Tuesday, May 08, 2012

3D TV? France 24 trialled 360 degree TV during its election coverage

I’ve discovered the English language France 24 about six months too late to enjoy its coverage of the French presidential election. (There are also French and Arabic language versions of France 24.)

Compared with UK-based 24 hour news, it has none of the stuffiness and oozes quirkiness and endearing informality. It’s regular Tech 24 and Webnews slots are perhaps closer to BBC World Service Click (the radio show formerly known as Digital Planet and presented by Gareth Mitchell and Bill Thompson) than the TV equivalent.

For its French Presidential election result coverage, the French-language version of France 24 needed a larger set! And as a gimmick trial, they streamed video from a 360 degree camera mounted in the middle of a circular table around which the presenters and commentators sat. (The technology was provided by Digital Immersion.)

You can replay some of the coverage and swivel around, up and down and zoom in and out. On the night of the election results, France 24 offered an iPhone/iPad app that allowed viewers to use their fingers to scroll around rather than the stabbing with a mouse on their PC.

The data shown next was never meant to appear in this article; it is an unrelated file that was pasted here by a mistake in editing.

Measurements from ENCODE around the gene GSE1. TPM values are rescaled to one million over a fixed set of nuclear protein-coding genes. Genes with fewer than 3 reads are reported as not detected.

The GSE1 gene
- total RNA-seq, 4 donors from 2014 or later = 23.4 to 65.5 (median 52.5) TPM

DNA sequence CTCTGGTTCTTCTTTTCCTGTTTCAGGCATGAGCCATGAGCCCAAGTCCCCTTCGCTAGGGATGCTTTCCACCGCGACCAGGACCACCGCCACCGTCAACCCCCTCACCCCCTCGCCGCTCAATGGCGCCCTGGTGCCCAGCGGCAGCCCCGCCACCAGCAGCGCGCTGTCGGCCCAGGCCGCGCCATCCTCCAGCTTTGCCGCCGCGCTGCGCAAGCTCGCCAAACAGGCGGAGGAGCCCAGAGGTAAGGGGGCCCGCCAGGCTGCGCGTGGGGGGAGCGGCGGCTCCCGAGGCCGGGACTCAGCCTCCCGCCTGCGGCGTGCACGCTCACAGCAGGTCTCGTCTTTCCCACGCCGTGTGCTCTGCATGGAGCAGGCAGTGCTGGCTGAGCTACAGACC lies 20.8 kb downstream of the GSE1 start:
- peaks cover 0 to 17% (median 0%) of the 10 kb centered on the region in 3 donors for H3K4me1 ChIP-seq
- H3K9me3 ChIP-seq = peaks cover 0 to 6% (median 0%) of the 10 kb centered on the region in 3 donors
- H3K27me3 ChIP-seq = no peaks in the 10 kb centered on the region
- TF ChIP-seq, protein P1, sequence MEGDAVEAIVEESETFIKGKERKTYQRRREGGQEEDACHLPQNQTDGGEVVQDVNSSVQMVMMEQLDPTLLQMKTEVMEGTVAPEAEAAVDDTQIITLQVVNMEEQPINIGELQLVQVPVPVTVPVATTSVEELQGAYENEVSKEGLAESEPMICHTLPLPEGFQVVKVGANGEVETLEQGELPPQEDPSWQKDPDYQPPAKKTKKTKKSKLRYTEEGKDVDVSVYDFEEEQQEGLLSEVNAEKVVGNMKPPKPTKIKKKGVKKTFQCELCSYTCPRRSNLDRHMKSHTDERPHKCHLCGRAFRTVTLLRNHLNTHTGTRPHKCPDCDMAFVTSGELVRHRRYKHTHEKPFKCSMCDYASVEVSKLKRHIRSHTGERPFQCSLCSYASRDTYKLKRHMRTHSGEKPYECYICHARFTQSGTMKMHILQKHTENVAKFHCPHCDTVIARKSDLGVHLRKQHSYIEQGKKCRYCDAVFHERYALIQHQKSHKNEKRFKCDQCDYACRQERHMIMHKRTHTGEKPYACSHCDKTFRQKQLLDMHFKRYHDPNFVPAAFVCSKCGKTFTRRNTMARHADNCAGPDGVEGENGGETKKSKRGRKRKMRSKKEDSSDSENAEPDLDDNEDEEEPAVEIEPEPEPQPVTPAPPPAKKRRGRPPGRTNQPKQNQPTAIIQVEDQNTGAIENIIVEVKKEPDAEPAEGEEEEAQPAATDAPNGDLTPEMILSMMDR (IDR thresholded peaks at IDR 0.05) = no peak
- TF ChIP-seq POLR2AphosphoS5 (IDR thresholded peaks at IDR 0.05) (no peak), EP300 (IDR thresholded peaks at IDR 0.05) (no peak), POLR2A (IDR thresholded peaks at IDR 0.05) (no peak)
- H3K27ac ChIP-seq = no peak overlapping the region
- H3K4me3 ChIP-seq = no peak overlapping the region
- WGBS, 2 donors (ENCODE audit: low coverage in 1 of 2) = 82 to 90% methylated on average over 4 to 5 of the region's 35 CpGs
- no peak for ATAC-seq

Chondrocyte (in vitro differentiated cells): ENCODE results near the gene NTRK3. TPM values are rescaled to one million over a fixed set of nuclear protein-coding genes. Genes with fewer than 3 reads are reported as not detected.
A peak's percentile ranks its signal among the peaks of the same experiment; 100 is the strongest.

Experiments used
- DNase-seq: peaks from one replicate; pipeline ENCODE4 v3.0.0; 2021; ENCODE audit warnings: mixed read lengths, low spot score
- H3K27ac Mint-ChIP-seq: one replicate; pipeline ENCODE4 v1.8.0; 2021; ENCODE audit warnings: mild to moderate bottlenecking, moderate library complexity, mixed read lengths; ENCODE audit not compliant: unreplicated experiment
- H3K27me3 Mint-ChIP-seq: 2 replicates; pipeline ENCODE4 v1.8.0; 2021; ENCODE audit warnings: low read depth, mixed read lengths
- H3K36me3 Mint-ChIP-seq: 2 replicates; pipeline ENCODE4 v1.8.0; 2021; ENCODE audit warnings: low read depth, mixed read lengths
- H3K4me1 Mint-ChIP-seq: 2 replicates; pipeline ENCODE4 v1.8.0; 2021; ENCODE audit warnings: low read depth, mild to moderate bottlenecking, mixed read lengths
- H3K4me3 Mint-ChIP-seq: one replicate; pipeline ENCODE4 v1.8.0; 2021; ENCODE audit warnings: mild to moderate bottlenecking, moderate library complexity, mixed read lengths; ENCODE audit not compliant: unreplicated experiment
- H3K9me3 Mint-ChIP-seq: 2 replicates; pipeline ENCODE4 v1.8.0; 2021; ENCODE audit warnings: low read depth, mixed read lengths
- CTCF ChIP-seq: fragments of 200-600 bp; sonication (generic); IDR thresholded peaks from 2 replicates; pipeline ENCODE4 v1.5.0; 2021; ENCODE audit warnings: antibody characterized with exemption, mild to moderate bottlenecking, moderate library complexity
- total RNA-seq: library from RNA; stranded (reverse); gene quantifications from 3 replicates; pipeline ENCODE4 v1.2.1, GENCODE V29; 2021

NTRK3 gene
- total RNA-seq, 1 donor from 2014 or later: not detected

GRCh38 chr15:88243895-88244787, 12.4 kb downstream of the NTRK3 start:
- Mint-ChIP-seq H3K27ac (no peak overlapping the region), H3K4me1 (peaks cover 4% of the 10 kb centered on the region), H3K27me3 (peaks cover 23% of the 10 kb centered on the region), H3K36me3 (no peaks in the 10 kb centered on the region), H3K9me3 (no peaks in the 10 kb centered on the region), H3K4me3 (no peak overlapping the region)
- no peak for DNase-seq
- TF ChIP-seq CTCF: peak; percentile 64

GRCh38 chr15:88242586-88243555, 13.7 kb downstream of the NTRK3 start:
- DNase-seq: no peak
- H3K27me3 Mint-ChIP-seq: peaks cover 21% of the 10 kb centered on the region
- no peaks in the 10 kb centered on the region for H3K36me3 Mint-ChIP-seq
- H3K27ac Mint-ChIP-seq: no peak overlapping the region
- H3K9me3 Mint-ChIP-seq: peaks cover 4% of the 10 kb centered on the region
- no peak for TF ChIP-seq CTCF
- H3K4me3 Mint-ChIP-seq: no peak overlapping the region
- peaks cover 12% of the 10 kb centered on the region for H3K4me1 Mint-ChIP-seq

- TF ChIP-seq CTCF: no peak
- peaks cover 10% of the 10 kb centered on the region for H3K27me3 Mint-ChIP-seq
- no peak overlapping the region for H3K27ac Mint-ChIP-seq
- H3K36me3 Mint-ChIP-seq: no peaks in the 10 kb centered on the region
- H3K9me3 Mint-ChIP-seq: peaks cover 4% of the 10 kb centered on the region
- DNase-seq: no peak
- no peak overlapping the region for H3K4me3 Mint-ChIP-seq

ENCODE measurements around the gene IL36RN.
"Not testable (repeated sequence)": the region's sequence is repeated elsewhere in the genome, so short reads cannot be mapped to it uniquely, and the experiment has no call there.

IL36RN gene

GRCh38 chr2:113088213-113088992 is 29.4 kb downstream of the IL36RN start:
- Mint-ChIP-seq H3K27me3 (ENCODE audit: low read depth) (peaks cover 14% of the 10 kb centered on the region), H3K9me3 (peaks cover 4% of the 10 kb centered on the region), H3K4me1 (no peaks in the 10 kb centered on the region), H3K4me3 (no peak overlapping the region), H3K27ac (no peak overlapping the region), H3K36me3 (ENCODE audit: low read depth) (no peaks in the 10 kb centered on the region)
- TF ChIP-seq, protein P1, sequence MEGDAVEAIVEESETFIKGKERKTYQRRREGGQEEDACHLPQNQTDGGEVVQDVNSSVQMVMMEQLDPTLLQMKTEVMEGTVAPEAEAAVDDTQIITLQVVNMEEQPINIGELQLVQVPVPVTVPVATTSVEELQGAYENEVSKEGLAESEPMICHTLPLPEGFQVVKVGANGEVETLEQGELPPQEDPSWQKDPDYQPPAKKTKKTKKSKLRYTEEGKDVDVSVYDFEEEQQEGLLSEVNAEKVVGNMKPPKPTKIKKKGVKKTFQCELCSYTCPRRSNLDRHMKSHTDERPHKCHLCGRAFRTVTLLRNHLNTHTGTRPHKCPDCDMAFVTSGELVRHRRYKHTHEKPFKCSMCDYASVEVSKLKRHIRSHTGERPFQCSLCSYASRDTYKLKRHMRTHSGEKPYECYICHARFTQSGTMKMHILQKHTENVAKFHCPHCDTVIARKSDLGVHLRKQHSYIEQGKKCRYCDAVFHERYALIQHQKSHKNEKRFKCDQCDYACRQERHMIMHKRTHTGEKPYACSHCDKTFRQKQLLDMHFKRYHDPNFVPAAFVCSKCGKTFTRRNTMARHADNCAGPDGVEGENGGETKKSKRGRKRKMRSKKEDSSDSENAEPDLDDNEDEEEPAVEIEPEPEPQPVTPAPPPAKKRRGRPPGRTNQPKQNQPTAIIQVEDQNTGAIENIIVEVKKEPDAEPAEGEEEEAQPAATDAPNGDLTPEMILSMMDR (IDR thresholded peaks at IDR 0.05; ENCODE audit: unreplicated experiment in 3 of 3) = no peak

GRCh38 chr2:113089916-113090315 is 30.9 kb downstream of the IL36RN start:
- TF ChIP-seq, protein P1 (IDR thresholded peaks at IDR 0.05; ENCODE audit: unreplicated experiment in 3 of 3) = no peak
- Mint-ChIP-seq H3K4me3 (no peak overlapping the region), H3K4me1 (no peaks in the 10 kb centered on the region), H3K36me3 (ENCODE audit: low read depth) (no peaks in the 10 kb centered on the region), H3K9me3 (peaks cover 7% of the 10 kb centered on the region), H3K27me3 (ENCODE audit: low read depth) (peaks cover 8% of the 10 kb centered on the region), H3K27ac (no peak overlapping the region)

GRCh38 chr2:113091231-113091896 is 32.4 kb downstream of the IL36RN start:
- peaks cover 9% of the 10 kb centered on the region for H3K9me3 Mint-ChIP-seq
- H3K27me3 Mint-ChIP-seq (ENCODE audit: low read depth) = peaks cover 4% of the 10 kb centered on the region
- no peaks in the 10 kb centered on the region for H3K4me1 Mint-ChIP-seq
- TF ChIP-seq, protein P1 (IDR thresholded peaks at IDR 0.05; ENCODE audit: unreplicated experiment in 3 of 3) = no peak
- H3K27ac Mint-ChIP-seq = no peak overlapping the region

Try the second clip under VOD2 on the Direct 360 webpage for a good example.

It’s a fascinating insight into a live production. While one person talks, those opposite are shuffling their scripts, whispering in each other’s ears and texting. During speeches from the candidates and segments from reports outside the studio, there’s much hand waving to the gallery, conducting as the crowds rhythmically cheer for their candidate, and members of the crew race around to refill glasses and bottles of water.

The always-on nature of France 24’s panoramic view means that the slick production values of the director and vision mixer up in the gallery are completely eliminated. Instead the visual cues, the normally unseen negotiation between presenters and guests are exposed, not to mention the lighting rig which for this temporary studio was not mounted overhead.

The innovation is discussed briefly on the English language Tech 24 show where presenter Eric Olander describes it as “the next step in interactive television”.

Other than the benefit of improving media literacy and allowing more people to understand what goes on behind the scenes, I’m not sure that the 360 degree actually improved the coverage of the election results.

But given the relatively low cost of setting it up, I’m sure a local broadcaster will try it at some stage!

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